Our "Chicagoness" Interviews feature 1871 community members describing how living and working in Chicago affects their businesses and daily lives.
Here's what Jim Slama, Founder of the Good Food Business Accelerator has to say about "Chicagoness":
Can you tell us a bit about how the Good Food Business Accelerator got its start?
The Accelerator builds upon FamilyFarmed’s Good Food Trade Show, and it is the next big step in helping local Good Food entrepreneurs with promising businesses to burnish their professional skills and gain both investors and customers.
We produced the nation’s first local, sustainable trade show at Kendall College more than a decade ago when the school was owned by Howard Tullman — now 1871’s CEO — who donated the use of the space. It was a huge success at the time, with 50 producers, 300 trade buyers and other stakeholders attending, though the Good Food Trade Show (held every March at UIC Forum) and the movement that surrounds it have gotten much, much bigger in the ensuing years. Whole Foods Market became our local food procurement partner at that time and remains so today.
The direct road to the Accelerator began five years ago when we added the Good Food Financing and Innovation Conference to help businesses get access to capital. Since then, a network of 40 angel investors, plus venture capital and private equity investors, Farm Credit, the USDA, and the Small Business Administration, have engaged with our Good Food cluster and are interested in financing innovative food businesses.
That's the good news. One of our challenges has been showcasing deals that are investment-ready. To remedy this, we have created the Good Food Business Accelerator, a Fellows program of intensive mentoring and training for up to eight entrepreneurs in each cohort. The program begins in November and businesses will pitch at our Good Food Financing Conference on March 19.
How do you think the incubator's Chicago location will affect its success?
Chicago is an amazing food city, and 1871 is clearly the center of its universe for all things innovation and entrepreneurialism. We are so grateful to be part of it.
We already have more than 100 mentors and advisors for the Accelerator, many who are regional or national leaders in food. Whole Foods Market Midwest is a strategic partner on the project, and if the businesses have great products, Whole Foods might turn into a great customer. UNFI, the largest natural and organic distributor in America, is also a partner and potential buyer.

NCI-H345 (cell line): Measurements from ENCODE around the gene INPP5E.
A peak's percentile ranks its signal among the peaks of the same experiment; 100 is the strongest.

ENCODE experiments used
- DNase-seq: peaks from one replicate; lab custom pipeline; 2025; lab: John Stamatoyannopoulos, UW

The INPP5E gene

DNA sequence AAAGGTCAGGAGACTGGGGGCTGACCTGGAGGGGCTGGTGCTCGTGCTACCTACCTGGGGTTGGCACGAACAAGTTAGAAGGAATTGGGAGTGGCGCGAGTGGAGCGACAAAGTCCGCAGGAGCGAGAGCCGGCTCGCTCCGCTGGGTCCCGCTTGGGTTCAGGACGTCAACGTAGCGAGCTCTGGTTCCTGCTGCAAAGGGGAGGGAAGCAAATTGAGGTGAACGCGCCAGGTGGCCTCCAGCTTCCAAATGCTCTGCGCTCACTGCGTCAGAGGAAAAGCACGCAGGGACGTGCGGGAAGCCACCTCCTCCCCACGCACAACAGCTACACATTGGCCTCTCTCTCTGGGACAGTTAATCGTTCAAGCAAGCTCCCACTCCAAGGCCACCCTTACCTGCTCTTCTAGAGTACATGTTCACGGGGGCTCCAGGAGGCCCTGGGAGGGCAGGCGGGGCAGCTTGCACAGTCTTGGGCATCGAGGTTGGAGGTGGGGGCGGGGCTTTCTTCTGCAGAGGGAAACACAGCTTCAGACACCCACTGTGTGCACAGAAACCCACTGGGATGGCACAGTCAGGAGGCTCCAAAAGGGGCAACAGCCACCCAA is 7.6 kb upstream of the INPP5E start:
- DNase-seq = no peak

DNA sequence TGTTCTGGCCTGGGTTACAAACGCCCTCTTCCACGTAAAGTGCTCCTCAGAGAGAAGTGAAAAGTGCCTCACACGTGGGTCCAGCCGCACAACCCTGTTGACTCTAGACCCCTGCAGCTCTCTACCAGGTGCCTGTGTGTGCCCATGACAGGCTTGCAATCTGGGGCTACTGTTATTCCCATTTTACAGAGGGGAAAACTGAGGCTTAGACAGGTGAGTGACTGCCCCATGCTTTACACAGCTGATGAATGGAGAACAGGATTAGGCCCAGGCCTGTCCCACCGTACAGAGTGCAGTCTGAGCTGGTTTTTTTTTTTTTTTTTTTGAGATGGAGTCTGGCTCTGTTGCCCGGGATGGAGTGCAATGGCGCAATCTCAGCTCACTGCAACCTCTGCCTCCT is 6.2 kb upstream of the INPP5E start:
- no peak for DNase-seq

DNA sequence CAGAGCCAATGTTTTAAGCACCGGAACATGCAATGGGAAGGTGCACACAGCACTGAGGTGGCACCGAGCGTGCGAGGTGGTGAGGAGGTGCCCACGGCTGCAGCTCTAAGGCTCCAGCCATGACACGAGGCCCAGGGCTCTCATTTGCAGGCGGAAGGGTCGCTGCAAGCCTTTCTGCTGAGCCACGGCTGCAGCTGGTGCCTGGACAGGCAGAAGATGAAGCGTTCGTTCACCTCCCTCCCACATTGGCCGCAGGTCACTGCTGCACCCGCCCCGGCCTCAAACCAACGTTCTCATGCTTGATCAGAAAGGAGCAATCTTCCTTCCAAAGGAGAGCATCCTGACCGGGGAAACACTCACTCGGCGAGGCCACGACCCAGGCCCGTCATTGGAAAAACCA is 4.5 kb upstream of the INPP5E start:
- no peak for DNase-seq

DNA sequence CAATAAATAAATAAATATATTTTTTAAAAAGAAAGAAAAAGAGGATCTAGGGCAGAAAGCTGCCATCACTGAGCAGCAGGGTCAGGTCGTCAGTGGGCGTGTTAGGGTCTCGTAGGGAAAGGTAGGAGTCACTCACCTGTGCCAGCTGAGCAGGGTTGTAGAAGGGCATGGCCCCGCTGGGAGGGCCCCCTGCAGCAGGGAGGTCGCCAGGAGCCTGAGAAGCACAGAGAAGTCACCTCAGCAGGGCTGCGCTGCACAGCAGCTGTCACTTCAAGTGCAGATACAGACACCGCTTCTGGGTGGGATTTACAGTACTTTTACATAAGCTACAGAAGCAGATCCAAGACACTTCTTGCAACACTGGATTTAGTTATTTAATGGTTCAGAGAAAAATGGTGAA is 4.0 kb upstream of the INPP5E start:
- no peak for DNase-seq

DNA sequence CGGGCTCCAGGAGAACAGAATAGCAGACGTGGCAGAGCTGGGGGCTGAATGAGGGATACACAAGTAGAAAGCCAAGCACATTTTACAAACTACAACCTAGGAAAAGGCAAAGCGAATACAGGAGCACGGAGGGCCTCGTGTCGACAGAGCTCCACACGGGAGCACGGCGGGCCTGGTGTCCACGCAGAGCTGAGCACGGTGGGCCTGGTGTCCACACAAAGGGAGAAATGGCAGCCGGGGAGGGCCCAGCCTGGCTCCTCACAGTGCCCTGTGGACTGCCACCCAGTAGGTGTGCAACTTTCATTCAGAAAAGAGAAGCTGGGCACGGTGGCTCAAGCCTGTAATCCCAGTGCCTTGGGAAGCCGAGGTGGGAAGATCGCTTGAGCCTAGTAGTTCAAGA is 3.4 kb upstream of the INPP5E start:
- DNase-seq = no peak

Other major buyers, like Chicago Public Schools, Lettuce Entertain You restaurants, Chipotle Mexican Grill, Compass Group, Aramark, and the Green Chicago Restaurant Coalition are also open to working with Fellows to source Good Food.
How have you seen the entrepreneurial spirit play into the food industry?
One of my favorite companies is Farmed Here, a certified organic vertical farm in Bedford Park, just west of the city. They have developed very disruptive technology to produce food indoors, using LED lights and aquaponics in vertical rack systems. One of the great aspects of FarmedHere is that most of their 40 employees came from organic farmer training programs operated by Windy City Harvest and Growing Home — programs that train at-risk youth, homeless, and formerly incarcerated people, among others. We helped them connect with many of their biggest buyers, and also connected them with Farm Credit, which made a million-dollar loan, and their Series B investors who just closed. It has been awesome to work with them.
What is your favorite classic Chicago food?
After attending the Chicago’s Independent Spirits Expo this week, I indulged in a Lou Malnati's deep dish spinach and mushroom pizza. It tasted amazing, and it sure helped soak up some of those great craft spirits! That said, I want to give a shout-out to all the restaurants that have made Chicago an engine for the farm-to-table movement and are helping build the Good Food sector here. That’s where I do most of my dining out, and FamilyFarmed has a close working relationship with the Green Chicago Restaurant Coalition. Hopefully, locally and sustainably produced food will also soon be regarded as classic Chicago food!